Looking Back on 2017


As I look back on 2017, images and memes peek out at me.

There were fireworks over Sydney Harbour, a celebration with 1.6 million people.

There was exhaustion on every level, and grief for a young lady who passed before her time. Conversations have been more open as a result, and many a brave demeanour has slipped. It is time for us all to be transparent, and to let it be known when we find it hard to face another day. It has rattled me to the core, the falling of people who can seemingly do anything, face anything and survive anything. We have our limits. It is time to practice self-care. This can often mean rebelling against that which we feel primed to do. Isolate? Seek out company instead. Depression is a liar, please remember that.

There has been wildlife and adventures, and extraordinary days that I am glad I survived to see.

There was this extraordinary daughter of mine. I knew when I had her that I had been given a luminous gift. Some days when I find it hard to conjure energy for myself, I find it for her.

There was Sydney and marriage equality.

There was my  home town and traveling to NZ to be at my beautiful friend’s wedding.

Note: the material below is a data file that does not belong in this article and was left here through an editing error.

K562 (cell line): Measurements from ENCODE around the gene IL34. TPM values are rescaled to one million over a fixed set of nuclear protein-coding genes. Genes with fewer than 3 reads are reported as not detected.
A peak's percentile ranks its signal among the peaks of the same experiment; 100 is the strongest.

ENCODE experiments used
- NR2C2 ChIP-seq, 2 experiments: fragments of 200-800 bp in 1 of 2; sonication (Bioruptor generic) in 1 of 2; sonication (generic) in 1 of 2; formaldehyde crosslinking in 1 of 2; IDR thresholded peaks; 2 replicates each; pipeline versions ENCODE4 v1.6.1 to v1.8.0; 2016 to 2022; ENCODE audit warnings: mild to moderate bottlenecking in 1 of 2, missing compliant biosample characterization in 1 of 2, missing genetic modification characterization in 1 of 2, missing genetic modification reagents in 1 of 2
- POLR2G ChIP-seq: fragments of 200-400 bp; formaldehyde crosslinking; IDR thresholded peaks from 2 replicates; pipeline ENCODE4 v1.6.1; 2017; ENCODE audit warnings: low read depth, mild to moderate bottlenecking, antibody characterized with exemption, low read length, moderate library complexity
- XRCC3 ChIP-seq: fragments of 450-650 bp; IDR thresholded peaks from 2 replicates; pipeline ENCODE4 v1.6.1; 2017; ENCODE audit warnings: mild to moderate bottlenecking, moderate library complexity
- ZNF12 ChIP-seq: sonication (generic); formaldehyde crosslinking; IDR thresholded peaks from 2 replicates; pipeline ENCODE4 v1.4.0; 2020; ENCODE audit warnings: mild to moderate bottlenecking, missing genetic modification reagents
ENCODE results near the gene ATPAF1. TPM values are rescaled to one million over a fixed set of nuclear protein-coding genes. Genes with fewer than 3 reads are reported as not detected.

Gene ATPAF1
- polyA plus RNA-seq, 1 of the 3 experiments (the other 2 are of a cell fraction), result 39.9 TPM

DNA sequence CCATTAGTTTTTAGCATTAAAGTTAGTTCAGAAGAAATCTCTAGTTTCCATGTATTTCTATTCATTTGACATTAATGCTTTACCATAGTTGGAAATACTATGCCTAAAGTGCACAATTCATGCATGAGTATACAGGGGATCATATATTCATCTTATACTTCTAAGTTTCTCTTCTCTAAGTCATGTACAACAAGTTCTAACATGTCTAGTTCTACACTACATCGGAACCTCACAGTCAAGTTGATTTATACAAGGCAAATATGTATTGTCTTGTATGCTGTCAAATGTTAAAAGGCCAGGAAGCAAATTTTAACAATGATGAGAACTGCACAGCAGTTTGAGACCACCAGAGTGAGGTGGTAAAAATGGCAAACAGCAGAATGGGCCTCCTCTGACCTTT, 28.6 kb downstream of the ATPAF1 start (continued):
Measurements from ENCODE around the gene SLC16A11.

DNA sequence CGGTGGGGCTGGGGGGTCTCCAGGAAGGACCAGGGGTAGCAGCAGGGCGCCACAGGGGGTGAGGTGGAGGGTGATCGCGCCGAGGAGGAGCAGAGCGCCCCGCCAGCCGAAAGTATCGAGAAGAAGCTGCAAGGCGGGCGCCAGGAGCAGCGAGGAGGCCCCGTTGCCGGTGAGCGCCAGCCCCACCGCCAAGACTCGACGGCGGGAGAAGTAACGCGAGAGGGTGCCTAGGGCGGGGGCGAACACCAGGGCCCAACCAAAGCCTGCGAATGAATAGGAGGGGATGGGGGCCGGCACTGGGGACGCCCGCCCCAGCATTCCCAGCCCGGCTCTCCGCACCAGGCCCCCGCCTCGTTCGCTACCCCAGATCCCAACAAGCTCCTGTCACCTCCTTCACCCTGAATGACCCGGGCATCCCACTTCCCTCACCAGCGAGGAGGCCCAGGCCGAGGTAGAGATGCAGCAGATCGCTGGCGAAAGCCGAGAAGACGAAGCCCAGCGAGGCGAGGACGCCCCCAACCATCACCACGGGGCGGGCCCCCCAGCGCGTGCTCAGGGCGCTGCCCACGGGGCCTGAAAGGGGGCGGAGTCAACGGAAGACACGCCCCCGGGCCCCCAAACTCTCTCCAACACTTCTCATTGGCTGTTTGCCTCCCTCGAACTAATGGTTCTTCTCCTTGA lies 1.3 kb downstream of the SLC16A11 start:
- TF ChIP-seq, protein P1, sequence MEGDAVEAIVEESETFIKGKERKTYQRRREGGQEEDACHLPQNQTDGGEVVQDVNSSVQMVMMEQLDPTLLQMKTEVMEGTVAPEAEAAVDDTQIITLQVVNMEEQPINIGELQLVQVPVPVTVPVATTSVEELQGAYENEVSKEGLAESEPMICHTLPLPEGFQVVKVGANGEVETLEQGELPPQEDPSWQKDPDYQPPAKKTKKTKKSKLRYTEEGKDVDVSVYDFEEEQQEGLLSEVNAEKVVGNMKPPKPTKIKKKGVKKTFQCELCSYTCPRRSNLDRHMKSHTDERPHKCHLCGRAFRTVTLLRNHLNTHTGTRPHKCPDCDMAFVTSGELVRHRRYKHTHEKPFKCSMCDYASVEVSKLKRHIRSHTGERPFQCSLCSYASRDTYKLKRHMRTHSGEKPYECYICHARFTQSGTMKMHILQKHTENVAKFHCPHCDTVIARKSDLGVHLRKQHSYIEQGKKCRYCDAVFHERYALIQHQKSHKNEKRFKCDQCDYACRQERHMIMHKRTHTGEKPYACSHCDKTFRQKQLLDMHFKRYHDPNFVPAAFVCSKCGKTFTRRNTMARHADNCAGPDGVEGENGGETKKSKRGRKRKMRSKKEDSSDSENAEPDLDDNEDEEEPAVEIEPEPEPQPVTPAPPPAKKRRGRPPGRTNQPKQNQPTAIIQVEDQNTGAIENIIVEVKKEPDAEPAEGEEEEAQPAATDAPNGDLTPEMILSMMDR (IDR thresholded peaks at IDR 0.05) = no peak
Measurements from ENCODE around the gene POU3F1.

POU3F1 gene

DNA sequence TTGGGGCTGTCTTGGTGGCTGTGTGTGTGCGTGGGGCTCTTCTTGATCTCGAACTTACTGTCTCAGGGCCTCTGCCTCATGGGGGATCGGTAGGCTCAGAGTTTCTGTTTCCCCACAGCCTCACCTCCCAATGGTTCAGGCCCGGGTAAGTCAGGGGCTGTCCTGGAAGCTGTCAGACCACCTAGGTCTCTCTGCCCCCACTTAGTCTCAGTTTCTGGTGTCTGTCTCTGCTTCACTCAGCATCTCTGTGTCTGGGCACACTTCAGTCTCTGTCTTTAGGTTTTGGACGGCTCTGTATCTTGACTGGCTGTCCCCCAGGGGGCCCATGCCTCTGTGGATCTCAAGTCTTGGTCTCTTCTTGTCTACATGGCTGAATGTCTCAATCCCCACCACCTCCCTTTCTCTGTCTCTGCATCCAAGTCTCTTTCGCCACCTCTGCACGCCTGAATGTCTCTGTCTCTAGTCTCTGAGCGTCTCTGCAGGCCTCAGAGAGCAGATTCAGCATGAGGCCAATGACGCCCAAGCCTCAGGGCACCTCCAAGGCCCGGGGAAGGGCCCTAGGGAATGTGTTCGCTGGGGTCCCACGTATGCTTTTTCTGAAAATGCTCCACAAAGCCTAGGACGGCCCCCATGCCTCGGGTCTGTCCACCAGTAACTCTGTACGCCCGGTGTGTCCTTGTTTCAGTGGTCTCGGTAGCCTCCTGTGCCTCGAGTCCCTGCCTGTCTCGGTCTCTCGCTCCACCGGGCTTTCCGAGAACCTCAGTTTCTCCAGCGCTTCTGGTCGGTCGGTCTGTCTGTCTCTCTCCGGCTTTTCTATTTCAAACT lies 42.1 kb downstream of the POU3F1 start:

There was grieving our friend, the bird-watcher; changes in image, and getting up close with Meerkats.

There were Wuthering Heights enactments…

There was glorious Melbourne.

There were Memes. How can something so small, say so much?

 

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Peace Project, Bondi Beach and RSL Commemorative Youth Choir


 

On the 11th November, we attended a special event at Bondi Beach. We couldn’t have asked for a more perfect day. The RSL Commemorative Youth Choir sang with the Army Band for an hour,  before we walked onto the beach.
Sunrise filmed the event, and it was also shown on the nightly news. It was a very special morning, displaying to military families that we care and that they matter. Afterwards, the choir kids plunged into the ocean. A new form of remembrance was born, and these young people are leading with love. Next year shall be bigger and better than ever. We will never forget.

 

Jamala Wildlife Lodge